As Trudeau Clings to Power, Progressives in Canada Celebrate Victory of ‘Green New Deal Squad’

Now, said Naomi Klein, his Liberal party “will be pushed by a new squad of climate champions—on the inside and outside—demanding a #GreenNewDeal.”

GND squad
Eight candidates endorsed by the Our Time campaign who supported a Green New Deal for Canada won seats in the country’s elections Monday. (Photo: 350 Canada/Twitter)

Taking stock of the results from Monday’s national elections in Canada, in which Liberal Prime Minister Justin Trudeau clung to power but lost a majority in Parliament, climate campaigners are treating the victories of eight progressive candidates who ran on a bold Green New Deal for the country as a crucial opportunity.

Canadian author and activist Naomi Klein tweeted that “Liberals lost their majority and will be pushed by a new squad of climate champions—on the inside and outside—demanding a #GreenNewDeal.”

In May, a coalition of Canadian youth, artists, workers, Indigenous peoples, scientists, and faith leaders—including more than 60 organizations, unions, and associations—launched a Pact for a Green New Deal.

That followed the launch of Our Time, a non-partisan campaign backed by international environmental group 350.org and local hubs across the country that urged voters to support candidates who endorsed a Green New Deal. Eight Our Time candidates were elected Monday, according to the campaign.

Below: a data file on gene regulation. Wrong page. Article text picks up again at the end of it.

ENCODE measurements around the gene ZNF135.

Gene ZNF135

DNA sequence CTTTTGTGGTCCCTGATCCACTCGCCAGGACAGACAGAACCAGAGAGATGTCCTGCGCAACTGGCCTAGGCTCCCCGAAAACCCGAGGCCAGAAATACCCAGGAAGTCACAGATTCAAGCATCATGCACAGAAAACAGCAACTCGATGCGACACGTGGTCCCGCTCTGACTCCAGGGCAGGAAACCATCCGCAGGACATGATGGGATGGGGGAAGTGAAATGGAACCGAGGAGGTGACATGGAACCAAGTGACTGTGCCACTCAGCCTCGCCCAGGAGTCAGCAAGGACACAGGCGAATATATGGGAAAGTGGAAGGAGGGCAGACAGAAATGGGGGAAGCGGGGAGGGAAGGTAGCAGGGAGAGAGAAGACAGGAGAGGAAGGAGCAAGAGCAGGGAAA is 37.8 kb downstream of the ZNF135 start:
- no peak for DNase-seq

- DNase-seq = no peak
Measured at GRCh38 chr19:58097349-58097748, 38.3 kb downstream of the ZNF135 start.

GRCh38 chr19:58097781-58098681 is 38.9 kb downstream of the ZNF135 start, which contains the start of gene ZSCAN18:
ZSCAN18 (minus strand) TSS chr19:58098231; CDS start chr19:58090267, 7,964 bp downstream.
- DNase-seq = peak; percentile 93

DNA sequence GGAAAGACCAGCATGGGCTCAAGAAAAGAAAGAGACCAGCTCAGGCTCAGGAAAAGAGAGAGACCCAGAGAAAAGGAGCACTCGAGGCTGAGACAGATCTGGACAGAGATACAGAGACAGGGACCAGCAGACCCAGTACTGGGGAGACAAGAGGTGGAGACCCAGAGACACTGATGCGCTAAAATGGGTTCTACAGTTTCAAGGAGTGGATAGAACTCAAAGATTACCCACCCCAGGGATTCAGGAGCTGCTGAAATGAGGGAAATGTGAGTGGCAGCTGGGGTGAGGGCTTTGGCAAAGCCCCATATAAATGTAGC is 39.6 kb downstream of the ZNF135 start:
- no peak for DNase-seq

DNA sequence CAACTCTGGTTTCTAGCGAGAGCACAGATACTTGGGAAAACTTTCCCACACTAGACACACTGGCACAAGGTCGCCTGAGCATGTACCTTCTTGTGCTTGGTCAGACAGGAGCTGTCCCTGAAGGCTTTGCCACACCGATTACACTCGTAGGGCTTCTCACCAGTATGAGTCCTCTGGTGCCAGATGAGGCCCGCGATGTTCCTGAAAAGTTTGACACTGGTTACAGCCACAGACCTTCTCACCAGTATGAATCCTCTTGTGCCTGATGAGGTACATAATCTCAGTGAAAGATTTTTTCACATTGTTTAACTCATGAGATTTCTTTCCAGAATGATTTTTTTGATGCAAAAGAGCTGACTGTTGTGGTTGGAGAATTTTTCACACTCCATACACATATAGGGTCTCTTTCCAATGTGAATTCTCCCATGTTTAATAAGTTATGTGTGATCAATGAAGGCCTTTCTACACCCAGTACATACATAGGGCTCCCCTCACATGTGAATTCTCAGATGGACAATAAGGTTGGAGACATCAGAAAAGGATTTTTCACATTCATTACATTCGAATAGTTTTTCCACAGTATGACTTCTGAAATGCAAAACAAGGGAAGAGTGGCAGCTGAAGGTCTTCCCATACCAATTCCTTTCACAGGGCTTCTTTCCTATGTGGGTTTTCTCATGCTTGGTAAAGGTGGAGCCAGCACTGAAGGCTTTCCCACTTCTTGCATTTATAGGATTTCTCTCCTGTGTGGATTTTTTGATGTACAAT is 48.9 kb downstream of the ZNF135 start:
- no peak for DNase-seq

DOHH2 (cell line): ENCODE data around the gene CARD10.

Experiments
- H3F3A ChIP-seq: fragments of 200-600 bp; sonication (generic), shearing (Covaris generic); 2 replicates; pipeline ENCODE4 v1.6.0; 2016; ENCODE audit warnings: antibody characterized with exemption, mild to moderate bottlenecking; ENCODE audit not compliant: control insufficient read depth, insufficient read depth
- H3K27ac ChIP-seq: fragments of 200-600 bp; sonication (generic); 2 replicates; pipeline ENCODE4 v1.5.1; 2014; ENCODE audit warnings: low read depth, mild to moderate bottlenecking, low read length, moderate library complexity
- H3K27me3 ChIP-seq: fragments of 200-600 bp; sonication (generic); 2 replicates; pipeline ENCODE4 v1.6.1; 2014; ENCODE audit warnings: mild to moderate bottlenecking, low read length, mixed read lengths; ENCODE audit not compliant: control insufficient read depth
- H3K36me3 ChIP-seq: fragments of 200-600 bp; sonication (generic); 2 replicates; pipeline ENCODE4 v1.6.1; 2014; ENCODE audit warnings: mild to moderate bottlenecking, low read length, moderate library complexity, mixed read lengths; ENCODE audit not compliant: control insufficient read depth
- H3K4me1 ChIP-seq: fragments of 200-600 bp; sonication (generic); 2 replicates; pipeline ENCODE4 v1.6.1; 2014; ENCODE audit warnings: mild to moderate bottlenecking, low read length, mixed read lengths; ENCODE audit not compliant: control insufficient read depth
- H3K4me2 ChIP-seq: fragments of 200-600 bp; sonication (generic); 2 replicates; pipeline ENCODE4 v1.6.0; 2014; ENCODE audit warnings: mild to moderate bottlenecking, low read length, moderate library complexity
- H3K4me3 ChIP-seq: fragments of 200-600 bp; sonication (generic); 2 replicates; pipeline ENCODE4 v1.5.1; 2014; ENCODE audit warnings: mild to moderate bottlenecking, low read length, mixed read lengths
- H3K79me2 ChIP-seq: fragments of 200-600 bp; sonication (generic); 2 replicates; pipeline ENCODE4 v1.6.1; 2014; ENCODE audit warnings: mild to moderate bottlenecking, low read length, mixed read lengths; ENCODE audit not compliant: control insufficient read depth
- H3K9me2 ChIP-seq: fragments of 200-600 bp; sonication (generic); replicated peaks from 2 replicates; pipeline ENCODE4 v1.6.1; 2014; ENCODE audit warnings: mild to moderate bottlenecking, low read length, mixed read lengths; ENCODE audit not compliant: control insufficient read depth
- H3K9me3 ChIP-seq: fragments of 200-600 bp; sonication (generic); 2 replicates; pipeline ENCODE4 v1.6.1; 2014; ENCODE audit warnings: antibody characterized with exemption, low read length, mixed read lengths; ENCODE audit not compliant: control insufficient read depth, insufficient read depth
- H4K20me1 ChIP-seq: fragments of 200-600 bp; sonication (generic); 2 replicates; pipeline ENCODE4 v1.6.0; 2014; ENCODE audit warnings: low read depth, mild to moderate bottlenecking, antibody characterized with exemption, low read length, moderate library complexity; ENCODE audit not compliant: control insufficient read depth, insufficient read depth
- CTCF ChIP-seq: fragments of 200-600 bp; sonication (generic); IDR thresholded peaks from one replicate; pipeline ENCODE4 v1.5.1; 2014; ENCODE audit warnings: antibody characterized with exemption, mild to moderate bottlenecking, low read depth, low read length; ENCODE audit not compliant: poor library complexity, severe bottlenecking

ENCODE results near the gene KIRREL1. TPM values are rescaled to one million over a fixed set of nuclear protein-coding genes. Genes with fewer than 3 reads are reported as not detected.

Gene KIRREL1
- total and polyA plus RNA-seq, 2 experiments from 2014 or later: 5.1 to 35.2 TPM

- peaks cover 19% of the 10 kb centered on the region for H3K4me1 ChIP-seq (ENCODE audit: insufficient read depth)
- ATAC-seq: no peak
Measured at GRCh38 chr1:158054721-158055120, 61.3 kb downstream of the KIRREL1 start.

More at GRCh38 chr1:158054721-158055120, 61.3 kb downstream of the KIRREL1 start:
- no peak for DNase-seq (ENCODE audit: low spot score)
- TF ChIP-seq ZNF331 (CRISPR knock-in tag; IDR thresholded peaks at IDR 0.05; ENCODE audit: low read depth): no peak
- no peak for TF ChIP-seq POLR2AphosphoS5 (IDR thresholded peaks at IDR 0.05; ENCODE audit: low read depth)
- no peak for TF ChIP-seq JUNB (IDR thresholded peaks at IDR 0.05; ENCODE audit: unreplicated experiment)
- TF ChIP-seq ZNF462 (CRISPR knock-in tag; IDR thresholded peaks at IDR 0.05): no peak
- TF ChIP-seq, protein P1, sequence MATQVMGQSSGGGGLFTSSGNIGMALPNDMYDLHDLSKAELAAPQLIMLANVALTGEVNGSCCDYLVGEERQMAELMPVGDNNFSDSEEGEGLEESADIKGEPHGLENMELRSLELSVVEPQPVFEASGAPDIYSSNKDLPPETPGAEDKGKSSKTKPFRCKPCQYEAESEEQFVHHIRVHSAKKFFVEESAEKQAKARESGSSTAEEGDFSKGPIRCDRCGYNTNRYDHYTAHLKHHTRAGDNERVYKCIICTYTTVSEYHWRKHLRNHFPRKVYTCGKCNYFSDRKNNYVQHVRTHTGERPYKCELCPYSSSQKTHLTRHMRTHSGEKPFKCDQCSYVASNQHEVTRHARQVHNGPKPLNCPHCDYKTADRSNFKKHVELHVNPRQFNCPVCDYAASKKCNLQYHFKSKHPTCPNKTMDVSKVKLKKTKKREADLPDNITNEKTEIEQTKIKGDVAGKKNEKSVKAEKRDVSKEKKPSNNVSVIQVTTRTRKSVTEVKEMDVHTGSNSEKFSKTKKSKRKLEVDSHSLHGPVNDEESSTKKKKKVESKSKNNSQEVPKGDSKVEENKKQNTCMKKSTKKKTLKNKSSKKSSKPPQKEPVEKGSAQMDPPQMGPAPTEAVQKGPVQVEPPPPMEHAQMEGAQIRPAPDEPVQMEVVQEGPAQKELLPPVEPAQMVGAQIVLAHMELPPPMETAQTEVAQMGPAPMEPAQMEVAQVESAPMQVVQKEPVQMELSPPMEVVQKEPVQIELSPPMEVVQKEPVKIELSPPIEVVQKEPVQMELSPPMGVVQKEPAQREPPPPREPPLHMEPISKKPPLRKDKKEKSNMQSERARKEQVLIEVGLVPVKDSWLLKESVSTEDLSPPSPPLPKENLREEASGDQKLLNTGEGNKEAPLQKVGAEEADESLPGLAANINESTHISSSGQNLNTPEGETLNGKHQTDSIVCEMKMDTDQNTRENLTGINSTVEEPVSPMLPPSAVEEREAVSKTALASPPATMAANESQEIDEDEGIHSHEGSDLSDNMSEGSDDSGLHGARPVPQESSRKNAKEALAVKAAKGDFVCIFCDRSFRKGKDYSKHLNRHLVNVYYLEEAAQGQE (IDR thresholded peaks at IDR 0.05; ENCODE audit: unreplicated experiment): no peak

The winners backed by Our Time were Leah Gazan, Don DaviesPeter JulianJenny KwanNiki AshtonDaniel BlaikieAlexandre Boulerice, and Matthew Green.

Following their victories Monday night, Our Time circulated a petition to “call on MPs from across the political spectrum to come together to form a government that will tackle the climate crisis and growing inequality, that will respect Indigenous rights, and create millions of good jobs.”

Moving forward, “Trudeau will not form a formal coalition with any of the three smaller parties in Canada. Instead he will rely on their support on a vote-by-vote basis,” according to The New York Times. The country’s four main parties are the Liberals, Conservatives, New Democrats, and Bloc Québécois.

The progressive New Democratic Party, led by Jagmeet Singh, “started the campaign with 39 seats, sitting in third place,” reported CBC. “As election night came to a close, the party’s caucus had shrunk to roughly 24 seats, according to CBC‘s projections, leaving it behind the Bloc Québécois,” which promotes Quebec nationalism and sovereignty.

Trudeau, the 47-year-old son of late former Prime Minister Pierre Elliott Trudeau, became leader of the Liberal party in 2013 and prime minister in 2015. Since then, the Liberals have had a definitive majority in Canada’s House of Commons, but are now set to lose about 30 seats in the wake of Monday’s election.

“The Liberals lost support in every province across Canada in yesterday’s federal election, and it cost them their majority government. But it wasn’t enough to cost them power,” CBC reported early Tuesday. “Trudeau will remain prime minister because voters in Quebec and Ontario didn’t want to give the job to Conservative Leader Andrew Scheer.”

Moving forward, “Trudeau will not form a formal coalition with any of the three smaller parties in Canada. Instead he will rely on their support on a vote-by-vote basis,” according to The New York Times. The country’s four main parties are the Liberals, Conservatives, New Democrats, and Bloc Québécois.

The progressive New Democratic Party, led by Jagmeet Singh, “started the campaign with 39 seats, sitting in third place,” reported CBC. “As election night came to a close, the party’s caucus had shrunk to roughly 24 seats, according to CBC‘s projections, leaving it behind the Bloc Québécois,” which promotes Quebec nationalism and sovereignty.